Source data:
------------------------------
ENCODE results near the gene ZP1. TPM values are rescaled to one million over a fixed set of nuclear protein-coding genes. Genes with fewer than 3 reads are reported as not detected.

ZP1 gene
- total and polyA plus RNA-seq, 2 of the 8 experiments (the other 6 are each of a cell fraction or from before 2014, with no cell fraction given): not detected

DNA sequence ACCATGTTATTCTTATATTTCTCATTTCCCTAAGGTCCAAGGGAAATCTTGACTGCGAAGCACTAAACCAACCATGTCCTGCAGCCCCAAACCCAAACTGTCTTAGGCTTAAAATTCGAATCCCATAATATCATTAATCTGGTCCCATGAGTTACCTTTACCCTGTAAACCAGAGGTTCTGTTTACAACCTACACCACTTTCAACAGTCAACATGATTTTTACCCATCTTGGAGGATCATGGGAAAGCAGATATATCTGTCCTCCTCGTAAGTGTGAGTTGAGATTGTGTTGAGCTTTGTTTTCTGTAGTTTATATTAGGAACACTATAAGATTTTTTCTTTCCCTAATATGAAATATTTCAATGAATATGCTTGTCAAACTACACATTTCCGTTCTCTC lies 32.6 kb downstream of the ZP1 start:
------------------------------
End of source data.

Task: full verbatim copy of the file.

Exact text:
ENCODE results near the gene ZP1. TPM values are rescaled to one million over a fixed set of nuclear protein-coding genes. Genes with fewer than 3 reads are reported as not detected.

ZP1 gene
- total and polyA plus RNA-seq, 2 of the 8 experiments (the other 6 are each of a cell fraction or from before 2014, with no cell fraction given): not detected

DNA sequence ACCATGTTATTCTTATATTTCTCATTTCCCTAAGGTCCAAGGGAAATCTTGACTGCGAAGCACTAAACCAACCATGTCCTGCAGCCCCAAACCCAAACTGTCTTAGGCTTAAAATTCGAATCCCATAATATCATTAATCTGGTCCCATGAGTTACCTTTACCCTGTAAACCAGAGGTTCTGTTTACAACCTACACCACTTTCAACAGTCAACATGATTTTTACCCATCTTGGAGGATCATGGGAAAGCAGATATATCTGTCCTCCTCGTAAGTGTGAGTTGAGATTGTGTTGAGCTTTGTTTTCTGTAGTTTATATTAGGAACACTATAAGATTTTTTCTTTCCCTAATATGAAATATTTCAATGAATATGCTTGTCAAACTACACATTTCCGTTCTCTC lies 32.6 kb downstream of the ZP1 start: